Unweighted bodyweight training example (sets of 10)
Let’s assume now that we’re operating on the other end of the intensity spectrum; completing exercises with bodyweight only (no extra weights).
With this drop in intensity, you should be able perform a higher number of uninterrupted reps than before.
Assuming again that you’re able to do a single 40kg/88lb pullup, performing 10 strict bar pullups is not outside the realm of possibility.
This is where a mental strategy for your set will serve you well.
Two approaches are possible here:
- You count from 1-10 in your head, incrementing the number after each rep.
- You mentally break up the set into reps of 5-5 (or 2-2-2-2-2)
In my experience, option #2 provides a slight mental edge when completing my sets.
Instead of viewing a set of 10 as a mountain of work, breaking it down into two mini sets of five can reduce the difficulty from “there’s no way I can do 10 more” to “only 5 repeated twice? I think I can manage that“.
When I’m fatigued, I’ll willingly take any mental advantage I can get which can help me finish my sets.
But how does this work? Could this have something to do with the fact humans psychologically fare better working with smaller numbers?
If you’re interested in Psychology, learn about Miller’s Law. Or if you’re lazy, Miller’s Law states that the number of objects an average human can hold in memory is 7 ± 2.
(Note: You’ll also find plenty of posts online stating that any large goal you set should be broken up into smaller, more manageable tasks. Irrelevant here, but worth mentioning)
Try out mental cluster sets and see if it works for you.
Bodyweight Cluster Sets – My Verdict
It’s not difficult to find research about (physical) cluster sets and its applicability to weightlifting.
For instance, the following conclusion was made from Gregory Haff, PhD in his 2008 paper (available online) about cluster training with barbell movements:
Current data suggest that strength and conditioning professionals should consider using this novel training stimuli [cluster training] as part of their training plans, especially when working with explosive exercise such as the power clean, power snatch, and potentially pulling exercises (clean and snatch).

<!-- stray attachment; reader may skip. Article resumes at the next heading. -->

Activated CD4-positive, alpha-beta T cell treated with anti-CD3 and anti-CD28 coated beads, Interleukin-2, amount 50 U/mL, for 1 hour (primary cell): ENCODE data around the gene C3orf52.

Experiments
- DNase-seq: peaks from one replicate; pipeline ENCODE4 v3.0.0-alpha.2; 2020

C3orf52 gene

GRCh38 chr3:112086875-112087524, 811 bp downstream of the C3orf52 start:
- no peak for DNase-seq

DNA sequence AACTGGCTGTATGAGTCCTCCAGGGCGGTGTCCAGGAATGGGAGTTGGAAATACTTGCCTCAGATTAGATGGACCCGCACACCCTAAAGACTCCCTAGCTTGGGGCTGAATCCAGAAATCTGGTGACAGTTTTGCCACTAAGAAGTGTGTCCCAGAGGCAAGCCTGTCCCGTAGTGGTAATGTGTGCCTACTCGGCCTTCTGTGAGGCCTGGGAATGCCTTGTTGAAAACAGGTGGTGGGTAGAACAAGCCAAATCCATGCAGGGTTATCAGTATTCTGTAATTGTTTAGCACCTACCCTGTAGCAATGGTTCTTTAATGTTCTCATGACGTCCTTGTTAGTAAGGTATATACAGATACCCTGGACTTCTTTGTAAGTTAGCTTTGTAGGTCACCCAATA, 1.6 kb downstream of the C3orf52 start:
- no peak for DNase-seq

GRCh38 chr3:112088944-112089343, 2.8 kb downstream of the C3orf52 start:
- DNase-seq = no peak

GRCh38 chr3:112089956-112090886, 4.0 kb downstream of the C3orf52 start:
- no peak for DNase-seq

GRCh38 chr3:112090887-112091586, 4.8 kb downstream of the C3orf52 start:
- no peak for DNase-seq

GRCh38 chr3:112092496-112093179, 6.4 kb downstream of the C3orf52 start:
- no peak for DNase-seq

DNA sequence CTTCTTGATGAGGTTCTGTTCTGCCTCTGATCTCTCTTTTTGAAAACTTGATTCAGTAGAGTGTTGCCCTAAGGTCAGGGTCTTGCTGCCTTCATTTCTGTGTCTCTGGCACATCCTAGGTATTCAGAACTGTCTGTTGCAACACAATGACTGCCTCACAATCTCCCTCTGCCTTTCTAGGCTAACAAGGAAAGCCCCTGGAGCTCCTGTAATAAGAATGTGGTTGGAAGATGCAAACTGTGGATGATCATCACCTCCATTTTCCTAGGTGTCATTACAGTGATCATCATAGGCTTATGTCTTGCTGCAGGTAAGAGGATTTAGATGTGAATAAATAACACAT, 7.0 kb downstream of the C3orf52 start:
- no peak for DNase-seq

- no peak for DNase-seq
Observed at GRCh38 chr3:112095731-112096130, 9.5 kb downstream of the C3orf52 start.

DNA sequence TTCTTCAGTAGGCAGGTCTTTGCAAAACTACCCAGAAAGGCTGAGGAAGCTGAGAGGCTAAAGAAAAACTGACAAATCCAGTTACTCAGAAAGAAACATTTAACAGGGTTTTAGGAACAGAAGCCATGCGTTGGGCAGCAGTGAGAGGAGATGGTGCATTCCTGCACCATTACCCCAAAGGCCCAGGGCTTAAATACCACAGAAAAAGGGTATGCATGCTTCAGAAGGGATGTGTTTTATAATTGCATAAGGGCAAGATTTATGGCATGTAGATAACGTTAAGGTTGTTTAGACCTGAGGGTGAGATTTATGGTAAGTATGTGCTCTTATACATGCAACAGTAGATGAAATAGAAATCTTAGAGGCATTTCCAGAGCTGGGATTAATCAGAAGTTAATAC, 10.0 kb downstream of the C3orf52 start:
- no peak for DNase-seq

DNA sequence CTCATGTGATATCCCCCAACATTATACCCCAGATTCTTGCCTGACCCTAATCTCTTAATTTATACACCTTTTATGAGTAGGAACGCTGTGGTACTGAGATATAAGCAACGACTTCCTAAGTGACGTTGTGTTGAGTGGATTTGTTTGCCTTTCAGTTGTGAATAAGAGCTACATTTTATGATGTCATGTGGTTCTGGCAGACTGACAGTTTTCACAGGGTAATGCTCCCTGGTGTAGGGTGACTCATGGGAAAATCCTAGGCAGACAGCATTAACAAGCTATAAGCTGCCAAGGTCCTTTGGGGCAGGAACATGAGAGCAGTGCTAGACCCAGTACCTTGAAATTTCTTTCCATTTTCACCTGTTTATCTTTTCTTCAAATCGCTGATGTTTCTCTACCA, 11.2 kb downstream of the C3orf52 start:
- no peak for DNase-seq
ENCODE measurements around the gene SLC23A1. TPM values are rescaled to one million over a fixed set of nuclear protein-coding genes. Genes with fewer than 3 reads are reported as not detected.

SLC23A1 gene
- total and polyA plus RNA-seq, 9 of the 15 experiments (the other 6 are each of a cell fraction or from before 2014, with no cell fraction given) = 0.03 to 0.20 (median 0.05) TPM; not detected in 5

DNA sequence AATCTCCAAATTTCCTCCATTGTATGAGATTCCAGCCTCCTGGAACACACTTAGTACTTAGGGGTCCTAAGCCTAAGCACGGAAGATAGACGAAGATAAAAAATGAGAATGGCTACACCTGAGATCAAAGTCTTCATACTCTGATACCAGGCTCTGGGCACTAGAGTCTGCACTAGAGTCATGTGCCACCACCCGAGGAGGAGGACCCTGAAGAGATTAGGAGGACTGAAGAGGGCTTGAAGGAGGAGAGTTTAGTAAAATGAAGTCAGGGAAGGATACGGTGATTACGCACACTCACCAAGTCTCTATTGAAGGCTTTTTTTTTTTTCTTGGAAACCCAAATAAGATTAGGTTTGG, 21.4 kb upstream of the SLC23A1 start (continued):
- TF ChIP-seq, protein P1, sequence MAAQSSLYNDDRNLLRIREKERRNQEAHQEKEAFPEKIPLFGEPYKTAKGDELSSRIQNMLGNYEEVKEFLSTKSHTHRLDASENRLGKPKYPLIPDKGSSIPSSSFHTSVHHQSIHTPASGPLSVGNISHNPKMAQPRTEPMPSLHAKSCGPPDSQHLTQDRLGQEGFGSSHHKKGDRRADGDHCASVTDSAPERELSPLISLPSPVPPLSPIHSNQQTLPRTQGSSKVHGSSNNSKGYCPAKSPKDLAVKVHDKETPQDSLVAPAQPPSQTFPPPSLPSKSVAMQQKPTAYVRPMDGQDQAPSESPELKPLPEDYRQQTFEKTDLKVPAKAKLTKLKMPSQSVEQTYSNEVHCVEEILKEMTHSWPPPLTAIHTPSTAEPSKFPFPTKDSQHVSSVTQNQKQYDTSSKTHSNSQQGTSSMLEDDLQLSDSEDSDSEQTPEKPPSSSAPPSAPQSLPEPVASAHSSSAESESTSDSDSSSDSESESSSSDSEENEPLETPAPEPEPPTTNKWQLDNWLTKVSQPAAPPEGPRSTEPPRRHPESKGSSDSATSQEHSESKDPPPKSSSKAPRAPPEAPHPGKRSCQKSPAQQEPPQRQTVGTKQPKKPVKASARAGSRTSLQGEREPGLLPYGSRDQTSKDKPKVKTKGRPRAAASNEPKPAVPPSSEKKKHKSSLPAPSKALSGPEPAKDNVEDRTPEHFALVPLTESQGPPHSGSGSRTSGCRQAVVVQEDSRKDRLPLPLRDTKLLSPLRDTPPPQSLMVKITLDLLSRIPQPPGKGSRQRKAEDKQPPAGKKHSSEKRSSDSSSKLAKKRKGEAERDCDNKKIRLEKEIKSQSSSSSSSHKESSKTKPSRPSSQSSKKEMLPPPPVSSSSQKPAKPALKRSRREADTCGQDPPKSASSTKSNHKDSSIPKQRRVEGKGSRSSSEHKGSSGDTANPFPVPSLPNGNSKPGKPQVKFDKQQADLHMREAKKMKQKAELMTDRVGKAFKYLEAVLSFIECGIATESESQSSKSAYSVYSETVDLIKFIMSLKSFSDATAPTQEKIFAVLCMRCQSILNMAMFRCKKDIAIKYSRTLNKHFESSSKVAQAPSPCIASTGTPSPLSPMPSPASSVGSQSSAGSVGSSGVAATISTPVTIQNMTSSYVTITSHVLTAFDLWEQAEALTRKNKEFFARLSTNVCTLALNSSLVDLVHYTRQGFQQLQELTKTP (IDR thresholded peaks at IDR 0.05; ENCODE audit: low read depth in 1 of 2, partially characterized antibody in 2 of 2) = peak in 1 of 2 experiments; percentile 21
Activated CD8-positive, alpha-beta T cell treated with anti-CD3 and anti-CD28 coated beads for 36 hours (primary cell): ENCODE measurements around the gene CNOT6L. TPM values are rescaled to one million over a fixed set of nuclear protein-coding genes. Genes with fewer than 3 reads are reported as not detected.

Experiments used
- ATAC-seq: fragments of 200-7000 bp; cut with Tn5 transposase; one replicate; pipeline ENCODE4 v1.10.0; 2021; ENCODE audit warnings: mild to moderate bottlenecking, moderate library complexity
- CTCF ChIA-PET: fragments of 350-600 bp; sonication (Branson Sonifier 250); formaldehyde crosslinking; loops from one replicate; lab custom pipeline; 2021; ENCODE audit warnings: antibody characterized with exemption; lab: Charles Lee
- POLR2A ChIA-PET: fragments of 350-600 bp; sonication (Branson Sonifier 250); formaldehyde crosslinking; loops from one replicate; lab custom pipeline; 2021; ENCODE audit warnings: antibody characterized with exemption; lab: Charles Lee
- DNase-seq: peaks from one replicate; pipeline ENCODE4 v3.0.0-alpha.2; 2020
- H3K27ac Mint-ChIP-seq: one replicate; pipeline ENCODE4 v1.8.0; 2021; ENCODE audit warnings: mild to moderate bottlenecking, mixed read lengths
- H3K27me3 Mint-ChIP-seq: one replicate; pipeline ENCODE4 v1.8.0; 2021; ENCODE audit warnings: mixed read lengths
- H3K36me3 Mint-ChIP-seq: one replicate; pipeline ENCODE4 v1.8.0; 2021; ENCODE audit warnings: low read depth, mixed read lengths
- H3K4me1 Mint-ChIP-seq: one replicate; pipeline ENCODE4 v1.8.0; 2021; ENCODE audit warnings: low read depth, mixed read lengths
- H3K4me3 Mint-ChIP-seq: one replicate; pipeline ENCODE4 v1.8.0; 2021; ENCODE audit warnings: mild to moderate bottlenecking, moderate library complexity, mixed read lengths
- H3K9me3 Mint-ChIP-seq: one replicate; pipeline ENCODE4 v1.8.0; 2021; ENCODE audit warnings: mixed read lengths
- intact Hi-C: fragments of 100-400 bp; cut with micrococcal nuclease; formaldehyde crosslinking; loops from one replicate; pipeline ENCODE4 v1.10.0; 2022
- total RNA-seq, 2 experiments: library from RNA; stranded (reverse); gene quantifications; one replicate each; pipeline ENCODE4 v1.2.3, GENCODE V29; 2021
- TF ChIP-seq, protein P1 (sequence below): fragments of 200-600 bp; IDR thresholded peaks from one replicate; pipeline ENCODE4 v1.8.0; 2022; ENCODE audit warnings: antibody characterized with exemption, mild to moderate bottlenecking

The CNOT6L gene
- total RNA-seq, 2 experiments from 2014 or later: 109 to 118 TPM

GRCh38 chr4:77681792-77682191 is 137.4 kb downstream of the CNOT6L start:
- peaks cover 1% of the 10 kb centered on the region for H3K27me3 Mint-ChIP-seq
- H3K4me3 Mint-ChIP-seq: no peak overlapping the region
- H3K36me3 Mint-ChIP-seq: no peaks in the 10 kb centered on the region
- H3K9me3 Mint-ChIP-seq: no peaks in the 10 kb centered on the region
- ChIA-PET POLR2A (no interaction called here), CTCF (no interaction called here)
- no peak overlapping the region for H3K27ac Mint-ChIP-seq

But what about bodyweight training, does it have a similar carryover?
I’m confident that it does.
Bodyweight movements, when performed well, require power.
Try doing muscle ups, weighted pullups or pushups without power and see how you fare.
More power equates to improved strength, improved quality of reps, and a safer execution of what you’re doing.
I believe cluster sets work best as a variation to your regular continuous sets. By mixing up your training in this regard, as discussed above, you’re challenging your body in a novel way, forcing it to adapt accordingly.
You’ll also break through any plateaus due to completing more reps close to your max output.
Oh, and mental cluster sets? Those can be used right now in your training, with nothing more than a slight tweak to your mental counting strategy.
Now, go forth and continue developing your strength and power. I also look forward hearing about any plateaus you’re able to overcome.
Readers, do you use any mental tricks to help yourself get through tough sets? Have you tried cluster set training before with either bodyweight training or weightlifting? What was your experience? I’d like to hear about it.